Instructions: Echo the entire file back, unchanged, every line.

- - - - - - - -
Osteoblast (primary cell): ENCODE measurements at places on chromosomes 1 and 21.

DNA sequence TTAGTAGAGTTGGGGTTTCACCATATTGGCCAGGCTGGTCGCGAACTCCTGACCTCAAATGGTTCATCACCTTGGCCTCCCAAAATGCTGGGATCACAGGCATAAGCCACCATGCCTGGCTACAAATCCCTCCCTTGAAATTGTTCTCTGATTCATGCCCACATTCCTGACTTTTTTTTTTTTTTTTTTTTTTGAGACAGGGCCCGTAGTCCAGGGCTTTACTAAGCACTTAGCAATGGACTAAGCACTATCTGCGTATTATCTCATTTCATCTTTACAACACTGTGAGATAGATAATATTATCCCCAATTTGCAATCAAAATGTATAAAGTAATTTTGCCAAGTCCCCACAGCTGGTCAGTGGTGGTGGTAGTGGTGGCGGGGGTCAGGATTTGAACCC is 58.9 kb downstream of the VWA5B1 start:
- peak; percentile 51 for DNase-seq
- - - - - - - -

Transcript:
Osteoblast (primary cell): ENCODE measurements at places on chromosomes 1 and 21.

DNA sequence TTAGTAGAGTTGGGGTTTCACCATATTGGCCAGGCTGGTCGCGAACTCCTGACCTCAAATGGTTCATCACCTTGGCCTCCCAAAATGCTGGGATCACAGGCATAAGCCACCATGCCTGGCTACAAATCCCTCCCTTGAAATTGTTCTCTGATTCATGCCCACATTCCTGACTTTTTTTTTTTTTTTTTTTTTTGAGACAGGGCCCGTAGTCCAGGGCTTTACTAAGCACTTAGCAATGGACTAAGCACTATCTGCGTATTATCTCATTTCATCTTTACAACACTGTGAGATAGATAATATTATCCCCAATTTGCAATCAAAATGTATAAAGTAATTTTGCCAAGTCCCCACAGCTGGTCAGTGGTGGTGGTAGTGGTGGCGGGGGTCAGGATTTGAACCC is 58.9 kb downstream of the VWA5B1 start:
- peak; percentile 51 for DNase-seq